That being said, it brings me back to the two mission trips I mentioned earlier.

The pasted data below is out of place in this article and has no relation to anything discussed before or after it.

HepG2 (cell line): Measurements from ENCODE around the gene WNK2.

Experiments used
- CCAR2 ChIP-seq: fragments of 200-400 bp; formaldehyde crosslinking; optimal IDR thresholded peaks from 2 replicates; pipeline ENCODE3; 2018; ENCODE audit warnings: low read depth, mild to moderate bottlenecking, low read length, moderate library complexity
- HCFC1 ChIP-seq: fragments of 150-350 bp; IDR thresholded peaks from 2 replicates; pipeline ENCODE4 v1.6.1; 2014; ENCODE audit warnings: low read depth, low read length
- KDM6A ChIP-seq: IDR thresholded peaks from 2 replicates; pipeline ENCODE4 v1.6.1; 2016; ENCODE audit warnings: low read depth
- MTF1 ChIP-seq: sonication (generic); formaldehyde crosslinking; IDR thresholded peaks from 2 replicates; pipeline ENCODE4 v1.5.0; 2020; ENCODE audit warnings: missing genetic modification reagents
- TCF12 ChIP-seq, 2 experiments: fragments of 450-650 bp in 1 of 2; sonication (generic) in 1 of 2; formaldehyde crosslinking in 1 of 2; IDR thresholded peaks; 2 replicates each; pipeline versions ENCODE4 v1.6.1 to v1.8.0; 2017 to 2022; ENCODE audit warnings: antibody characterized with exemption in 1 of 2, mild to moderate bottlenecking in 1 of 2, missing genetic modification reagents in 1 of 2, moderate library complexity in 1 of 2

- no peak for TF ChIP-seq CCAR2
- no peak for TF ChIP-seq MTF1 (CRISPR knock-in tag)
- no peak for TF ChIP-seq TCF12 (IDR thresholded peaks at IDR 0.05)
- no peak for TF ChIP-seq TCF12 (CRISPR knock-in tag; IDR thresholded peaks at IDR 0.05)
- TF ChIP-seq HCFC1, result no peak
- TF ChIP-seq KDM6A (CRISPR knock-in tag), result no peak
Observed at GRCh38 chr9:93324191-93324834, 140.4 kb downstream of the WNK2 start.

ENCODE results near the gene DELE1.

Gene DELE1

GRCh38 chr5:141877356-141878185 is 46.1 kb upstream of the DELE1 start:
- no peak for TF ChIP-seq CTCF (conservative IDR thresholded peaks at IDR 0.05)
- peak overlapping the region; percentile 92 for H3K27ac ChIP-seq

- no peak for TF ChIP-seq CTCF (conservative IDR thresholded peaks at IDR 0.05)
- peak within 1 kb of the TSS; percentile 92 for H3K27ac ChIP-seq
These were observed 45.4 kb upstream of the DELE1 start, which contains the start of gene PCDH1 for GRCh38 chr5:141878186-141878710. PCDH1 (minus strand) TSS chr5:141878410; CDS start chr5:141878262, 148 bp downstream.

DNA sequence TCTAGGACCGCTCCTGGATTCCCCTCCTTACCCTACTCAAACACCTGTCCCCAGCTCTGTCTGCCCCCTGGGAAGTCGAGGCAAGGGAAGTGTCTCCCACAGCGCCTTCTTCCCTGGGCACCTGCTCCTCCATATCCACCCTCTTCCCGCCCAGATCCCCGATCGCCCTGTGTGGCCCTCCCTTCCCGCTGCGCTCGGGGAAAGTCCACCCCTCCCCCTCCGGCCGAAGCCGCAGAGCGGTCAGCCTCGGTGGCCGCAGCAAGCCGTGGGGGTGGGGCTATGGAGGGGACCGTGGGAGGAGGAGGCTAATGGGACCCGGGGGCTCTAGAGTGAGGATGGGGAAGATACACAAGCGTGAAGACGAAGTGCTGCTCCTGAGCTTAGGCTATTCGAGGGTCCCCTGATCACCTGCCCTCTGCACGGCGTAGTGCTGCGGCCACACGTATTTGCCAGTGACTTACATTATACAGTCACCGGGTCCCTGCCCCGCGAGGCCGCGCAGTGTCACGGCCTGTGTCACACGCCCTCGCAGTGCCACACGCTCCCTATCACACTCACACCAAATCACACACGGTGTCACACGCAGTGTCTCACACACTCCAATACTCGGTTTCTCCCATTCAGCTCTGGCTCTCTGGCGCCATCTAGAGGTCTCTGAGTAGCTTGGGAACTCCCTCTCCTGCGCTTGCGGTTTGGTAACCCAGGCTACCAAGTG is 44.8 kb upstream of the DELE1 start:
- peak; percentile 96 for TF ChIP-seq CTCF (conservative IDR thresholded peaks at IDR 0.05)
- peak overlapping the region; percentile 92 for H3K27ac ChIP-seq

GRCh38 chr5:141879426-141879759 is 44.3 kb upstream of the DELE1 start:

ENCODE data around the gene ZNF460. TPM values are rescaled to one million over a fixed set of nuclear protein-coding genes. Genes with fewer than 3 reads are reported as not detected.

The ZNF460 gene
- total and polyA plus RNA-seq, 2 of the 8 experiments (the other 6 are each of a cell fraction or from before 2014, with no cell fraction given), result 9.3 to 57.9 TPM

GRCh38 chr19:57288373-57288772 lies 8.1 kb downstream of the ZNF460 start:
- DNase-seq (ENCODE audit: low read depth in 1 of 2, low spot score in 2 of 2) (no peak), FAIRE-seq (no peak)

Mexico and Peru are countries reported by the CIA Factbook to be largely Christian, which takes it’s information from many different sources to produce the most reliable and consistent data available. Now, let me make this clear, I consider Catholics to be Christian. Which may go down hard for some, however, is this a blanket statement…no, naturally there are wolves in sheep’s clothing in any denomination. Peru is reported to be 84% Christian and Mexico at over 95%. Now, as Rich asked to I think these numbers are true, I doubt it, but having never been to either country I can only go by the information reported. The factbook also reports the United States as over 76% Christian. Is that the case here, probably not, but I also can’t judge someone’s heart only God can do that. I use these as examples because it’s where my church is showing an interest, however, we can easily apply it to other churches and denominations. What I see are many denominations fielding mission trips of countries with large Christian populations. Now there may be many good reasons for this, such as the need for charity in poverty stricken areas and the true desire to get the Gospel out to those who have not heard it. However, I see another trend which I read about, see on TV, and hear about, that being the need to convert Catholics. To me it is a sad reason and only strikes me as a denominational “brand war”. I will use Peru as an example, for I have seen some things that trouble me. In Peru, it is my understanding that the denomination my church is affiliated with is registered and touted as Reformed Catholic. Yet they are not in the way many in the United States understand the term. I have seen recent pictures of ministers in Peru wearing the priestly collar often associated with Catholics and in Peru this could be mistaken as such, at least I can see how it could. Of course, it just may be a way or trying to stand out as a minister of the Word, but I wonder if it is the most honest way in a country, where even the most uneducated see this style of dress as a sign of being in communion with Rome. I also have seen pictures of kneelers in the pews, something I’ve never seen in the demonation here stateside. Is this a cultural thing? Is this another tie to disguise itself as being tied to the RCC? I don’t know the answer and though I assume the intentions are good, it may not be the best way to do things.